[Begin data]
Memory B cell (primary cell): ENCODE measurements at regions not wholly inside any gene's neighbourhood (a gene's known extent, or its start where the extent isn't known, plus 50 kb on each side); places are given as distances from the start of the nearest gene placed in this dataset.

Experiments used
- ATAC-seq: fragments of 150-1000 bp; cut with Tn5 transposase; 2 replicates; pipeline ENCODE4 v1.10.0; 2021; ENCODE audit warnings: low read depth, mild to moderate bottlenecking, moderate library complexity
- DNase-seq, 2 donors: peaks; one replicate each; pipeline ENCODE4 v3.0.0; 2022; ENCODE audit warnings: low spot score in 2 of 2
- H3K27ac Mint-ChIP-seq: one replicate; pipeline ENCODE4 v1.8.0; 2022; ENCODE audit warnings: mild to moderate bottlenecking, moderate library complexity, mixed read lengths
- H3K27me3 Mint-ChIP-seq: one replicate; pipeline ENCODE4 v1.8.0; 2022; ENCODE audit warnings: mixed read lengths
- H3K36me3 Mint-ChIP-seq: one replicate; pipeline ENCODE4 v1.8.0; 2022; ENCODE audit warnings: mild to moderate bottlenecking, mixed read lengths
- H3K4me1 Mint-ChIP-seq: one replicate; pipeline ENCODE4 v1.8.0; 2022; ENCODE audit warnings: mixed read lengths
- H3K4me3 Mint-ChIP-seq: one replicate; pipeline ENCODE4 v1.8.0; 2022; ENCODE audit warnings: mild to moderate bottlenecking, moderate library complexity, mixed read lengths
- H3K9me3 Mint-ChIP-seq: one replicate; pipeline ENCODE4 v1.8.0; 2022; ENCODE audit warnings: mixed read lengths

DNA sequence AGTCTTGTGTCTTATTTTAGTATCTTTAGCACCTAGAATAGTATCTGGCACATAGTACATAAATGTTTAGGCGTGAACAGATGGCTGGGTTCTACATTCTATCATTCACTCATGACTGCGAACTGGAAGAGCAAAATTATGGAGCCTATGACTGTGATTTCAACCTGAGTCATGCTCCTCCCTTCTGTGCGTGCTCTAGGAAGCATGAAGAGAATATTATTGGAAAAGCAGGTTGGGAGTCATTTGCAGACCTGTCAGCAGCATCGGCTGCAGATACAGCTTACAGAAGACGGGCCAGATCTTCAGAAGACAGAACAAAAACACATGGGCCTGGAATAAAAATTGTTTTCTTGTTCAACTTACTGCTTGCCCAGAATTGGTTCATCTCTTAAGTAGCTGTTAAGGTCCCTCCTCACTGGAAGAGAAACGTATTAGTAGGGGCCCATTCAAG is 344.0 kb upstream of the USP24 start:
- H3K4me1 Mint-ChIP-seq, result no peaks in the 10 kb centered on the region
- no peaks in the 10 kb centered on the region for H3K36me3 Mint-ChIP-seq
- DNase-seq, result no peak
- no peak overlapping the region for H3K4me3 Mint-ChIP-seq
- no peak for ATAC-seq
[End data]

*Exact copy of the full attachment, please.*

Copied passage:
Memory B cell (primary cell): ENCODE measurements at regions not wholly inside any gene's neighbourhood (a gene's known extent, or its start where the extent isn't known, plus 50 kb on each side); places are given as distances from the start of the nearest gene placed in this dataset.

Experiments used
- ATAC-seq: fragments of 150-1000 bp; cut with Tn5 transposase; 2 replicates; pipeline ENCODE4 v1.10.0; 2021; ENCODE audit warnings: low read depth, mild to moderate bottlenecking, moderate library complexity
- DNase-seq, 2 donors: peaks; one replicate each; pipeline ENCODE4 v3.0.0; 2022; ENCODE audit warnings: low spot score in 2 of 2
- H3K27ac Mint-ChIP-seq: one replicate; pipeline ENCODE4 v1.8.0; 2022; ENCODE audit warnings: mild to moderate bottlenecking, moderate library complexity, mixed read lengths
- H3K27me3 Mint-ChIP-seq: one replicate; pipeline ENCODE4 v1.8.0; 2022; ENCODE audit warnings: mixed read lengths
- H3K36me3 Mint-ChIP-seq: one replicate; pipeline ENCODE4 v1.8.0; 2022; ENCODE audit warnings: mild to moderate bottlenecking, mixed read lengths
- H3K4me1 Mint-ChIP-seq: one replicate; pipeline ENCODE4 v1.8.0; 2022; ENCODE audit warnings: mixed read lengths
- H3K4me3 Mint-ChIP-seq: one replicate; pipeline ENCODE4 v1.8.0; 2022; ENCODE audit warnings: mild to moderate bottlenecking, moderate library complexity, mixed read lengths
- H3K9me3 Mint-ChIP-seq: one replicate; pipeline ENCODE4 v1.8.0; 2022; ENCODE audit warnings: mixed read lengths

DNA sequence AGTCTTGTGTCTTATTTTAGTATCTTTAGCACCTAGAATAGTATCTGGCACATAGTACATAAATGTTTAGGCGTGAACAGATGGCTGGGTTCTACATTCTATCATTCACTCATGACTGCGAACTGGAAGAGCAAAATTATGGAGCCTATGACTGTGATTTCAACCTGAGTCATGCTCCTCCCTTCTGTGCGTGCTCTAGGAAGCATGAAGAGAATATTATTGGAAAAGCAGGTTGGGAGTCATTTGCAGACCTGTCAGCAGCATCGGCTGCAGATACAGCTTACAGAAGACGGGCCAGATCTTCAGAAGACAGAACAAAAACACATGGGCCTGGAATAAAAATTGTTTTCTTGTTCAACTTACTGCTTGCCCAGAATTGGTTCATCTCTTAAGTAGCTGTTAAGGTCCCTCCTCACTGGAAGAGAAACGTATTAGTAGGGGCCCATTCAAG is 344.0 kb upstream of the USP24 start:
- H3K4me1 Mint-ChIP-seq, result no peaks in the 10 kb centered on the region
- no peaks in the 10 kb centered on the region for H3K36me3 Mint-ChIP-seq
- DNase-seq, result no peak
- no peak overlapping the region for H3K4me3 Mint-ChIP-seq
- no peak for ATAC-seq